First Willy Wonka, Now James Bond: The Language Police Are Going After Ian Fleming’s Classic Novels – Report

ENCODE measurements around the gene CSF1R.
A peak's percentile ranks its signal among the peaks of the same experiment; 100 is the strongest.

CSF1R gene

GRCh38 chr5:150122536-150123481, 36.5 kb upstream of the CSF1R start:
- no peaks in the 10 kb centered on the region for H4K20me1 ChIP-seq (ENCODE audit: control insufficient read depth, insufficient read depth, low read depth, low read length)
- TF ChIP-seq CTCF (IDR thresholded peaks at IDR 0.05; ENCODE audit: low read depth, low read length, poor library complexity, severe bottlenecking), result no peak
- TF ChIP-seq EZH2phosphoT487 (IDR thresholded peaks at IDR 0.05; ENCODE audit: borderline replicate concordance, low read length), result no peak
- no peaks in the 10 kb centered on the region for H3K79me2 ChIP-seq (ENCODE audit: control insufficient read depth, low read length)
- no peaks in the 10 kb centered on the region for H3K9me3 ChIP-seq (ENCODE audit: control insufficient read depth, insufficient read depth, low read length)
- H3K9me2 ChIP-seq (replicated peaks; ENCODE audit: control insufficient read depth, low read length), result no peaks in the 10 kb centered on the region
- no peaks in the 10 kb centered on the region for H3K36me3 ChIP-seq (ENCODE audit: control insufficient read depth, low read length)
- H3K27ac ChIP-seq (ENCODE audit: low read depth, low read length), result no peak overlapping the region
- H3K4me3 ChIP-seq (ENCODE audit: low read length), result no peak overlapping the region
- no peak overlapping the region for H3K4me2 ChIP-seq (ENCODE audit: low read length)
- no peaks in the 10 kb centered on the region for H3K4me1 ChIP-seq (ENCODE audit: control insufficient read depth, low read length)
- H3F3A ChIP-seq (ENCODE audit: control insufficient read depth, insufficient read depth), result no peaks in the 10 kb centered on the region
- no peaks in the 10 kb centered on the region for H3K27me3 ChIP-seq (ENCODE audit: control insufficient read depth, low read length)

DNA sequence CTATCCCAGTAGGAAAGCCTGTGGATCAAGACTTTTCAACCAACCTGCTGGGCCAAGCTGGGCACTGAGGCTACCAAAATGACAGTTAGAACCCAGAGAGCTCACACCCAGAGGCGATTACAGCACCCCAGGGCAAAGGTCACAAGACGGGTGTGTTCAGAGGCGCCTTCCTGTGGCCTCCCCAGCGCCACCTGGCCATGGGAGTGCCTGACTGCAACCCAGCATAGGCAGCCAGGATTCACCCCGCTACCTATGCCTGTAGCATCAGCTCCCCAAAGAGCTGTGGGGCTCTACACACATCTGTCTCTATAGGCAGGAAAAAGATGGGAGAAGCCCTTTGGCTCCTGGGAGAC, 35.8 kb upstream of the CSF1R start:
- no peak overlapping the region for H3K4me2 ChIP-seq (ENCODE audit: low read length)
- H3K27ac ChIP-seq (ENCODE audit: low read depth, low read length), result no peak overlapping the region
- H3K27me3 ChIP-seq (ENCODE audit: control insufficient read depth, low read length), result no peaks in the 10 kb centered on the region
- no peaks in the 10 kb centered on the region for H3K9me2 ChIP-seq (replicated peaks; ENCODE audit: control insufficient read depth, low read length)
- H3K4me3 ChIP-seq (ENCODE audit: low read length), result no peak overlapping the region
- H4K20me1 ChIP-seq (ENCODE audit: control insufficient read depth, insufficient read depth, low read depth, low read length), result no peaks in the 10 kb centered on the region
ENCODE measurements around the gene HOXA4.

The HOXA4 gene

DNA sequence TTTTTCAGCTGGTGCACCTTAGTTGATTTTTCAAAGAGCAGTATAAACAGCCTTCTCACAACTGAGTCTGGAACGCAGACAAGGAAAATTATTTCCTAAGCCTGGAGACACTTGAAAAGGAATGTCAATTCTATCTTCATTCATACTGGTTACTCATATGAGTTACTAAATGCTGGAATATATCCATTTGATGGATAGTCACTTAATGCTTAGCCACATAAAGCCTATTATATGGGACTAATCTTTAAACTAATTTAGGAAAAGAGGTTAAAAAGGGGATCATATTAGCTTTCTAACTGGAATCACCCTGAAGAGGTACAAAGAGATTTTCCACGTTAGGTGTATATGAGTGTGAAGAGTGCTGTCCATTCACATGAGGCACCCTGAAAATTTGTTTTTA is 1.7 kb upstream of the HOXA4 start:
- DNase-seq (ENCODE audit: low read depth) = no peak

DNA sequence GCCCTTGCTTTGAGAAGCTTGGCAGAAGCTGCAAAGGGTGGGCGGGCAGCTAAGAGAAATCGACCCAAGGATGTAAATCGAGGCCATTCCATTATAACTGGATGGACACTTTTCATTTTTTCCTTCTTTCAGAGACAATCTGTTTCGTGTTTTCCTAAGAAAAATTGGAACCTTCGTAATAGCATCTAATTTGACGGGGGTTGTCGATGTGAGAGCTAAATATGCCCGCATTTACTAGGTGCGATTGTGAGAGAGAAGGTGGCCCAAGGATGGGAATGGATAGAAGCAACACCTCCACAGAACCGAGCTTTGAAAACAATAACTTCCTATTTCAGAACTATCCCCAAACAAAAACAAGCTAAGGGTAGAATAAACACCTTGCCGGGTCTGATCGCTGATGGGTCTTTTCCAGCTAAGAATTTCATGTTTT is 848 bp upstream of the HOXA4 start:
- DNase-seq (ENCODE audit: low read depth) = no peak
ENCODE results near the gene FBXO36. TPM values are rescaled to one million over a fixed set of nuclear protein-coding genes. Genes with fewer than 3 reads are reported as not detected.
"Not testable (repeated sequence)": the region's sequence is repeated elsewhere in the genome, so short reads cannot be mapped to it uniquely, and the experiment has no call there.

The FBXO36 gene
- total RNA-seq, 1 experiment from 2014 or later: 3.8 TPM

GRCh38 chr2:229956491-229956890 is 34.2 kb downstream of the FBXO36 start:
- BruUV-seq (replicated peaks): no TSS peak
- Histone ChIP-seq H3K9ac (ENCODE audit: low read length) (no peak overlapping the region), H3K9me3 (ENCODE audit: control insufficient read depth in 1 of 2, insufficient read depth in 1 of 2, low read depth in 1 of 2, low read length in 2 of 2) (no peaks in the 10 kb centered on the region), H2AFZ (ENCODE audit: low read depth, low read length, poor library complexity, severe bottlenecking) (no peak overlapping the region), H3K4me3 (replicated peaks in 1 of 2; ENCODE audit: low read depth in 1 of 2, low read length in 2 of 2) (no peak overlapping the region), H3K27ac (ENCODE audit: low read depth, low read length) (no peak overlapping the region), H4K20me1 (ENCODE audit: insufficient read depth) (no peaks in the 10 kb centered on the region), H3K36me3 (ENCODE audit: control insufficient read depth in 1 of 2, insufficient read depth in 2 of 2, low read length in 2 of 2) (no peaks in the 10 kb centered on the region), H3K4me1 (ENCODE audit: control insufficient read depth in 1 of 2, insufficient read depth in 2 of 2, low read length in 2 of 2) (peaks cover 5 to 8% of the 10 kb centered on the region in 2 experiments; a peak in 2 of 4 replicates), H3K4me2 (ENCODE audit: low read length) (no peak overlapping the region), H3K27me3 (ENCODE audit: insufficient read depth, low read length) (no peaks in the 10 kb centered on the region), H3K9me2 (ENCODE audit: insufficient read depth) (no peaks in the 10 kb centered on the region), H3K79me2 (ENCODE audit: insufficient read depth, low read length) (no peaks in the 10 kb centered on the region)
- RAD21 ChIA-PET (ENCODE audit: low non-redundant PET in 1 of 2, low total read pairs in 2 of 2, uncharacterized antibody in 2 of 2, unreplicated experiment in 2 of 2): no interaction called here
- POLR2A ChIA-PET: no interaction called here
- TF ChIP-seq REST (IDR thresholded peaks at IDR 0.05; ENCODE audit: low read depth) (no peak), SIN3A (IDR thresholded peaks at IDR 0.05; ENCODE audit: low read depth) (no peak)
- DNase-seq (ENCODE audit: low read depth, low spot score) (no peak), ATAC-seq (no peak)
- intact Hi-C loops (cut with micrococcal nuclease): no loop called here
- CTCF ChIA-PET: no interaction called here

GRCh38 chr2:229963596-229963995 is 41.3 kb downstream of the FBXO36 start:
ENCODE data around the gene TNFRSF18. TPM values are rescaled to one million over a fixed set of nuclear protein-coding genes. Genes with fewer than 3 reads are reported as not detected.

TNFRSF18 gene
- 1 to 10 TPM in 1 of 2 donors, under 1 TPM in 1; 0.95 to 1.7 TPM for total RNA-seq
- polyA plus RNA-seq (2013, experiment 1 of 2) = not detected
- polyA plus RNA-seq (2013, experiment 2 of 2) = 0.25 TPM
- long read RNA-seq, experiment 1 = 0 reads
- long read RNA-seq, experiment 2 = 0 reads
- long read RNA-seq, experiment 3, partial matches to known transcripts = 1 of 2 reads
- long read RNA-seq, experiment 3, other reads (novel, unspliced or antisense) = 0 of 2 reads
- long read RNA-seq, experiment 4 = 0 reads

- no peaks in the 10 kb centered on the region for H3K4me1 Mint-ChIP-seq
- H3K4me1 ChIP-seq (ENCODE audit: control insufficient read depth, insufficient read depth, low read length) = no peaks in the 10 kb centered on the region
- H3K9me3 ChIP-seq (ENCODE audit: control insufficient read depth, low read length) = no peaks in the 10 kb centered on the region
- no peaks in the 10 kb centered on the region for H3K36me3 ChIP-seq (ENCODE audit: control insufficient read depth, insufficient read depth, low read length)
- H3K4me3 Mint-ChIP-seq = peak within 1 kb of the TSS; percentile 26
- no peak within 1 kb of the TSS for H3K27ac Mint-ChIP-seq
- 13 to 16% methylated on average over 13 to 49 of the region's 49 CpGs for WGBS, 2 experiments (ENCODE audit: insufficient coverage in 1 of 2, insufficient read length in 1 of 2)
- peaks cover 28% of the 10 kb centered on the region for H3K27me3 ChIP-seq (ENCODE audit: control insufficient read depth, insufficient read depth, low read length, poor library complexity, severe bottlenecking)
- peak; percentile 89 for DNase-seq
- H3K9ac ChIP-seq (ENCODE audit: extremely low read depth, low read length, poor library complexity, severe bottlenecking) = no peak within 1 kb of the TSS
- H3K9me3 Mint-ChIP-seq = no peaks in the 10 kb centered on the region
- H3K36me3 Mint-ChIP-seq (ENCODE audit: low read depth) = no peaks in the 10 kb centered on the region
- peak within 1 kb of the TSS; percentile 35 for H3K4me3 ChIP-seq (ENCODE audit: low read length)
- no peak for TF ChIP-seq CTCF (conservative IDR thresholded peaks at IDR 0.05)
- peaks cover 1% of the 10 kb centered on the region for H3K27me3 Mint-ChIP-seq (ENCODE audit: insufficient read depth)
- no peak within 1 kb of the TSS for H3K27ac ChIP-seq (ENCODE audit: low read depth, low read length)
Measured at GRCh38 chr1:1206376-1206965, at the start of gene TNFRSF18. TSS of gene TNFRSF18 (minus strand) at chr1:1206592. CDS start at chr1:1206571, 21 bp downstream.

There are many, many, many things to despise about the “woke” far left. But most of those faults pale in comparison to one big thing the far left just loves to do: mutilate the English language. Now that mutilation can take on many different forms, from the utterly nonsensical “pronoun” hysteria, to claiming that your literal spoken words aren’t what you said, all the way to whatever in the world “misgendering” is. Within this odoriferous assault on the English language, however, has emerged an alarming new trend. Namely, leftists are now no longer content with just butchering contemporary language — they want to apply those same doctrines to the most iconic writings of yesteryear. Case in point, according to U.K. outlet The Telegraph, Ian Fleming’s iconic James Bond novels have been re-written to better fit with modern non-sensibilities. Ian Fleming Publications Ltd. actually commissioned a review of the class spy thrillers by “sensitivity readers,” which is about as dystopian of a phrase as there is. So what has been changed? Terms such as the n-word were removed from Fleming’s classics, which were published between 1951 and 1966, and replaced with the phrase “black person” or “black man.” On top of the edits, each new Bond novel will also carry the following disclaimer: “This book was written at a time when terms and attitudes which might be considered offensive by modern readers were commonplace. A number of updates have been made in this edition, while keeping as close as possible to the original text and the period in which it is set.” Interestingly, these edits largely focus on the depiction of black people. In Fleming’s 1954 “Live and Let Die” novel, Bond describes the black men working in gold and diamond trades as “pretty law-abiding chaps I should have thought, except when they’ve drunk too much.” That bit of monologue now will read, “pretty law-abiding chaps I should have thought.” Also in “Live and Let Die,” Bond visits a Harlem nightclub and is described as such; “Bond could hear the audience panting and grunting like pigs at at the trough. He felt his own hands gripping the tablecloth. His mouth was dry.” That descriptive bit of noir-esque prose has been replaced with the much more generic, “Bond could sense the electric tension in the room.” Even a reference to an accent (“straight Harlem-Deep South with a lot of New York thrown in”) has been removed. Hilariously, while those so-called “sensitivity readers” appeared to largely focus on Fleming’s admittedly outdated (but not by 1950’s standards) language regarding black people, they didn’t seem nearly as interested in giving the same respect to women or other minorities. So what hasn’t changed? References to the “sweet tang of rape” still exist. Complaints about “blithering women” doing a “man’s work” still exist. Homosexuality being described as a “stubborn disability” is still in the books. Bond’s unflattering descriptions of Oddjob, Goldfinger’s noted Korean assassin, is also left untouched. So too are derogatory terms for east Asian folks. To be clear, I am not at all advocating for any of those aforementioned phrases or words to be removed from future publications of James Bond novels. It just paints a stark juxtaposition when you glance at how much effort was put into making sure James Bond novels wouldn’t offend black people in 2023, versus the apparent lack of care or effort put into others who may be offended by potentially salacious verbiage. Of course, Fleming is hardly the only author to become the subject of modernized re-writes and edits. Roald Dahl, the beloved children’s author of books like “Charlie and the Chocolate Factory” and “James and the Giant Peach,” recently had his works put under a microscope for using such hideously offensive terms like “fat.” Fortunately, for fans of Dahl’s original works, the public backlash to these posthumous (Dahl passed away in 1990) forced the hand of Penguin Random House to publish “classic” versions of Dahl’s books. Perhaps cognizant of the backlash that those Dahl edits received, Ian Fleming Publications appeared to try to get ahead of it when it spoke to The Telegraph. “We encourage people to read the books for themselves when the new paperbacks are published in April.” This article appeared originally on The Western Journal.

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